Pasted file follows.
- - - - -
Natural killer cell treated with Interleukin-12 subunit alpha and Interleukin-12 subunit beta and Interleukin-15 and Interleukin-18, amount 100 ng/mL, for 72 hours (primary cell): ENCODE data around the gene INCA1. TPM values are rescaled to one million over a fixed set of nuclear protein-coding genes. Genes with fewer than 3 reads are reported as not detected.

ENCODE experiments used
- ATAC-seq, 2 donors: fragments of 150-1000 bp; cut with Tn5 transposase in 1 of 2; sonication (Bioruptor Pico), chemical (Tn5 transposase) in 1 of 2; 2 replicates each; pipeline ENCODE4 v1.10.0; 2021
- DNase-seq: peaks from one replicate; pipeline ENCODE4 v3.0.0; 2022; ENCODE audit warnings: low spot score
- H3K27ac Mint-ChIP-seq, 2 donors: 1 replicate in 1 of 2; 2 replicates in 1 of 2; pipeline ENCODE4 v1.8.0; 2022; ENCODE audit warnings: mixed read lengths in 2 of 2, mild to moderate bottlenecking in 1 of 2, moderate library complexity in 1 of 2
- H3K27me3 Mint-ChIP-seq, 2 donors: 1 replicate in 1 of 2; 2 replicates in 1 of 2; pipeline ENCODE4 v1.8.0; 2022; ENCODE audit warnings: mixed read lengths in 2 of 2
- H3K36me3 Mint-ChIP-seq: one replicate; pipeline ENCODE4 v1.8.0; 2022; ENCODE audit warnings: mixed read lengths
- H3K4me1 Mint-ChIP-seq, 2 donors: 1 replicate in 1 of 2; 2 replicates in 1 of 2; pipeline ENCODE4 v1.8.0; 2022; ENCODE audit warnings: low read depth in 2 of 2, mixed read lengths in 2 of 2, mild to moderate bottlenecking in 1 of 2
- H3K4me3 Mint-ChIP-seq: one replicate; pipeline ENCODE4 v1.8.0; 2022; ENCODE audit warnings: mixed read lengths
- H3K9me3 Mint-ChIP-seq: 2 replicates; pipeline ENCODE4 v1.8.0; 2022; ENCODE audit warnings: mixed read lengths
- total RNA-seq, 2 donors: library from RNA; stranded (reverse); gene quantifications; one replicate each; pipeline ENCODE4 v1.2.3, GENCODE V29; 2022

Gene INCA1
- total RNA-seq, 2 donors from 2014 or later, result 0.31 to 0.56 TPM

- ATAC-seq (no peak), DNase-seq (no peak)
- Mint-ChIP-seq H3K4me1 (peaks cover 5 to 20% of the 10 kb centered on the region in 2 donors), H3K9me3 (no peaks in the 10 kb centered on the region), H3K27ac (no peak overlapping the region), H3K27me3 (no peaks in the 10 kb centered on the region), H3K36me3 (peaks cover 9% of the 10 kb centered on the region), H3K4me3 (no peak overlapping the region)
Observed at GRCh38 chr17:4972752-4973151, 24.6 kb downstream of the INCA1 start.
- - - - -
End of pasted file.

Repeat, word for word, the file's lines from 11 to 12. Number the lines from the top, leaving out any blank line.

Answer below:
- total RNA-seq, 2 donors: library from RNA; stranded (reverse); gene quantifications; one replicate each; pipeline ENCODE4 v1.2.3, GENCODE V29; 2022

Gene INCA1